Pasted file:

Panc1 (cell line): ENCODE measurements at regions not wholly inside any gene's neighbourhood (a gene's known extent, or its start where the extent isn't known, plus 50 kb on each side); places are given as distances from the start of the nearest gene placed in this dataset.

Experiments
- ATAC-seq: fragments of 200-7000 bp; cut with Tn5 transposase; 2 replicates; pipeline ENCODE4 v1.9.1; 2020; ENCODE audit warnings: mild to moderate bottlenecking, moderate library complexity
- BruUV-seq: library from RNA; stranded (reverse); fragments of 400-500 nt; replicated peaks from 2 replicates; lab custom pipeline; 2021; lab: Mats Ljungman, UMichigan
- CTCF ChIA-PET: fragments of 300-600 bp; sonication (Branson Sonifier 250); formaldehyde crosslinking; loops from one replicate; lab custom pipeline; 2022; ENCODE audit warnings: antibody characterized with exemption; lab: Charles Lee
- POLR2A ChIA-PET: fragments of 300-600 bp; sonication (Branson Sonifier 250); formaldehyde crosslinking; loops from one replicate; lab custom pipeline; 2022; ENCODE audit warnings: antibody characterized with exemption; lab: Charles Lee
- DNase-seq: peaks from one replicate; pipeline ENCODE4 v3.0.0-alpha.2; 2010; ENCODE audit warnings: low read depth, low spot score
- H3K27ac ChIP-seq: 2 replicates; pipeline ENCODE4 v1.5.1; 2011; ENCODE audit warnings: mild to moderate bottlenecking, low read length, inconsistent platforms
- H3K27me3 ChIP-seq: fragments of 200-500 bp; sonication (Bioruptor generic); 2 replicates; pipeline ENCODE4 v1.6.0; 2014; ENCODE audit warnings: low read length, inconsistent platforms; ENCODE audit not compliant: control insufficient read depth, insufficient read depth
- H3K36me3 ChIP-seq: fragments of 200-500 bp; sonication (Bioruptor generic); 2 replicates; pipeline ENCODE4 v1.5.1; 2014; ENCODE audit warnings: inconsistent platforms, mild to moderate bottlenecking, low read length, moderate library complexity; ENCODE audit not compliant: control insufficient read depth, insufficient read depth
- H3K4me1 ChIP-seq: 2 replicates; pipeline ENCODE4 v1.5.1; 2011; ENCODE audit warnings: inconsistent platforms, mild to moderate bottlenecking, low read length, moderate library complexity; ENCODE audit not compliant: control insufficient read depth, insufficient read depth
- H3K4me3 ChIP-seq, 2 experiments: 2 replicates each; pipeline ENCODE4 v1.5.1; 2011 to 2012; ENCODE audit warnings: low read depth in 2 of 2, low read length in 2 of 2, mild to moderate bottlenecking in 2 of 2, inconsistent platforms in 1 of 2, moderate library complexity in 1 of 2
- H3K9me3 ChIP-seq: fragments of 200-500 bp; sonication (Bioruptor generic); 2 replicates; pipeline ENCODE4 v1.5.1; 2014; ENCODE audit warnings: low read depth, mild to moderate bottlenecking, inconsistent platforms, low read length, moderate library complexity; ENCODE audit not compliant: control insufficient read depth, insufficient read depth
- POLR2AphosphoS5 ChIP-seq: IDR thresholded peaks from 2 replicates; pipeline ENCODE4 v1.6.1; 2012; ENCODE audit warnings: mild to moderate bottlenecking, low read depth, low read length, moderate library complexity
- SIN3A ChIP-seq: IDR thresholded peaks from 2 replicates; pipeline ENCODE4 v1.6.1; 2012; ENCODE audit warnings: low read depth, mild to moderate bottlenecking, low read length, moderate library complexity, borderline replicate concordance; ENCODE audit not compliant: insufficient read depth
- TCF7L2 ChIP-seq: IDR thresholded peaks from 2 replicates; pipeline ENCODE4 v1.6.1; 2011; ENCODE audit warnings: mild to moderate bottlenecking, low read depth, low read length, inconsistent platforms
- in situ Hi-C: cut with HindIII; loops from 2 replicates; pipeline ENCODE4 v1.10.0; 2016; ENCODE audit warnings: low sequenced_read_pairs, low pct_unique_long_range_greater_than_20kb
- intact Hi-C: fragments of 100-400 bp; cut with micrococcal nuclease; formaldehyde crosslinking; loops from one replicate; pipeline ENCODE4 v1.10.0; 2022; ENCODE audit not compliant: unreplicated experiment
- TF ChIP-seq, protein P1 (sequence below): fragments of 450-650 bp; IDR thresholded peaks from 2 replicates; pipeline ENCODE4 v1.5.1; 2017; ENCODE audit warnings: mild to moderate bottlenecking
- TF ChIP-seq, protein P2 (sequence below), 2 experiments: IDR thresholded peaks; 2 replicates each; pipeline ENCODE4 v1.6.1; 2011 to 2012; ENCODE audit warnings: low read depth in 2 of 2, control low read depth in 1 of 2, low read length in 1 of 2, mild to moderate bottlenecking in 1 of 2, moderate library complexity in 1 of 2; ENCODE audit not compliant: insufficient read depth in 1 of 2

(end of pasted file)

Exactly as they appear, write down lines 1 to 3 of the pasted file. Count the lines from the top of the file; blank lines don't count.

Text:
Panc1 (cell line): ENCODE measurements at regions not wholly inside any gene's neighbourhood (a gene's known extent, or its start where the extent isn't known, plus 50 kb on each side); places are given as distances from the start of the nearest gene placed in this dataset.

Experiments
- ATAC-seq: fragments of 200-7000 bp; cut with Tn5 transposase; 2 replicates; pipeline ENCODE4 v1.9.1; 2020; ENCODE audit warnings: mild to moderate bottlenecking, moderate library complexity